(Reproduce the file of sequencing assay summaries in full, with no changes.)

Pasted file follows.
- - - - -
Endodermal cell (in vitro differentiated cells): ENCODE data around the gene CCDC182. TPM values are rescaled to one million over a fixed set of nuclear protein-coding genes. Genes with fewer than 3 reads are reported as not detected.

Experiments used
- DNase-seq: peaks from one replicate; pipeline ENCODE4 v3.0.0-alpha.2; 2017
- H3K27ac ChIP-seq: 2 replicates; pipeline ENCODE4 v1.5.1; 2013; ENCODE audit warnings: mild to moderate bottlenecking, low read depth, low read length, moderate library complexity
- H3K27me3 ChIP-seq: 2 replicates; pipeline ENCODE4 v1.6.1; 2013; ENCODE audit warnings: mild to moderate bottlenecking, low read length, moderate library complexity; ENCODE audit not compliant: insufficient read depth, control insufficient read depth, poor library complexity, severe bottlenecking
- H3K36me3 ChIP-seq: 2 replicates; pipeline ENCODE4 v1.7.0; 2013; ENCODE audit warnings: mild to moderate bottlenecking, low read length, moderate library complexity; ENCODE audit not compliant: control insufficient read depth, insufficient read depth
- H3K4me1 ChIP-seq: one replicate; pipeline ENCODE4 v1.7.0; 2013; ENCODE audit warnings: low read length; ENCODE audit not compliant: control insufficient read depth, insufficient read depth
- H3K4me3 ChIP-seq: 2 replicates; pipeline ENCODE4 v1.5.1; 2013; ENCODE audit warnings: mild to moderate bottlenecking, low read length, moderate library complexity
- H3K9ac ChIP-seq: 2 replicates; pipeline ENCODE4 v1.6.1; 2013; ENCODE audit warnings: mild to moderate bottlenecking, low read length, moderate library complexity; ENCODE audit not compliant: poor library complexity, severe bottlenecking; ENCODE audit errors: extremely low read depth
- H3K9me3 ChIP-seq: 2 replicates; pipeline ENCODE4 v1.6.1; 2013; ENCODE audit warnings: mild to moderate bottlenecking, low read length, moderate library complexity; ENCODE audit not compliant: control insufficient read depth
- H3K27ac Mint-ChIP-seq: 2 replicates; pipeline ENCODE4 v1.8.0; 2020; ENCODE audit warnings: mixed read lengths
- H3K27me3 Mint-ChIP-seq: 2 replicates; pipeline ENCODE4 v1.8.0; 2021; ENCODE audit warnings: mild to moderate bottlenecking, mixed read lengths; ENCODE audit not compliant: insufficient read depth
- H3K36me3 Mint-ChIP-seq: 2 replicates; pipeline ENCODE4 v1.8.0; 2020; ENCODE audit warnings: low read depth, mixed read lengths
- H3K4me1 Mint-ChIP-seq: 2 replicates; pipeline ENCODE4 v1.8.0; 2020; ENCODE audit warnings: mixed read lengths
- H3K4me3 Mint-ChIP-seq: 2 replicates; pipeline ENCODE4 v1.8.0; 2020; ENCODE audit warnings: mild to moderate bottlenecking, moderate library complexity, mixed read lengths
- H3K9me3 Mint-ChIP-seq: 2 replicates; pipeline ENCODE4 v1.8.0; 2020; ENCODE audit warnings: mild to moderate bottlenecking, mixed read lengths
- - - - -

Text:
Endodermal cell (in vitro differentiated cells): ENCODE data around the gene CCDC182. TPM values are rescaled to one million over a fixed set of nuclear protein-coding genes. Genes with fewer than 3 reads are reported as not detected.

Experiments used
- DNase-seq: peaks from one replicate; pipeline ENCODE4 v3.0.0-alpha.2; 2017
- H3K27ac ChIP-seq: 2 replicates; pipeline ENCODE4 v1.5.1; 2013; ENCODE audit warnings: mild to moderate bottlenecking, low read depth, low read length, moderate library complexity
- H3K27me3 ChIP-seq: 2 replicates; pipeline ENCODE4 v1.6.1; 2013; ENCODE audit warnings: mild to moderate bottlenecking, low read length, moderate library complexity; ENCODE audit not compliant: insufficient read depth, control insufficient read depth, poor library complexity, severe bottlenecking
- H3K36me3 ChIP-seq: 2 replicates; pipeline ENCODE4 v1.7.0; 2013; ENCODE audit warnings: mild to moderate bottlenecking, low read length, moderate library complexity; ENCODE audit not compliant: control insufficient read depth, insufficient read depth
- H3K4me1 ChIP-seq: one replicate; pipeline ENCODE4 v1.7.0; 2013; ENCODE audit warnings: low read length; ENCODE audit not compliant: control insufficient read depth, insufficient read depth
- H3K4me3 ChIP-seq: 2 replicates; pipeline ENCODE4 v1.5.1; 2013; ENCODE audit warnings: mild to moderate bottlenecking, low read length, moderate library complexity
- H3K9ac ChIP-seq: 2 replicates; pipeline ENCODE4 v1.6.1; 2013; ENCODE audit warnings: mild to moderate bottlenecking, low read length, moderate library complexity; ENCODE audit not compliant: poor library complexity, severe bottlenecking; ENCODE audit errors: extremely low read depth
- H3K9me3 ChIP-seq: 2 replicates; pipeline ENCODE4 v1.6.1; 2013; ENCODE audit warnings: mild to moderate bottlenecking, low read length, moderate library complexity; ENCODE audit not compliant: control insufficient read depth
- H3K27ac Mint-ChIP-seq: 2 replicates; pipeline ENCODE4 v1.8.0; 2020; ENCODE audit warnings: mixed read lengths
- H3K27me3 Mint-ChIP-seq: 2 replicates; pipeline ENCODE4 v1.8.0; 2021; ENCODE audit warnings: mild to moderate bottlenecking, mixed read lengths; ENCODE audit not compliant: insufficient read depth
- H3K36me3 Mint-ChIP-seq: 2 replicates; pipeline ENCODE4 v1.8.0; 2020; ENCODE audit warnings: low read depth, mixed read lengths
- H3K4me1 Mint-ChIP-seq: 2 replicates; pipeline ENCODE4 v1.8.0; 2020; ENCODE audit warnings: mixed read lengths
- H3K4me3 Mint-ChIP-seq: 2 replicates; pipeline ENCODE4 v1.8.0; 2020; ENCODE audit warnings: mild to moderate bottlenecking, moderate library complexity, mixed read lengths
- H3K9me3 Mint-ChIP-seq: 2 replicates; pipeline ENCODE4 v1.8.0; 2020; ENCODE audit warnings: mild to moderate bottlenecking, mixed read lengths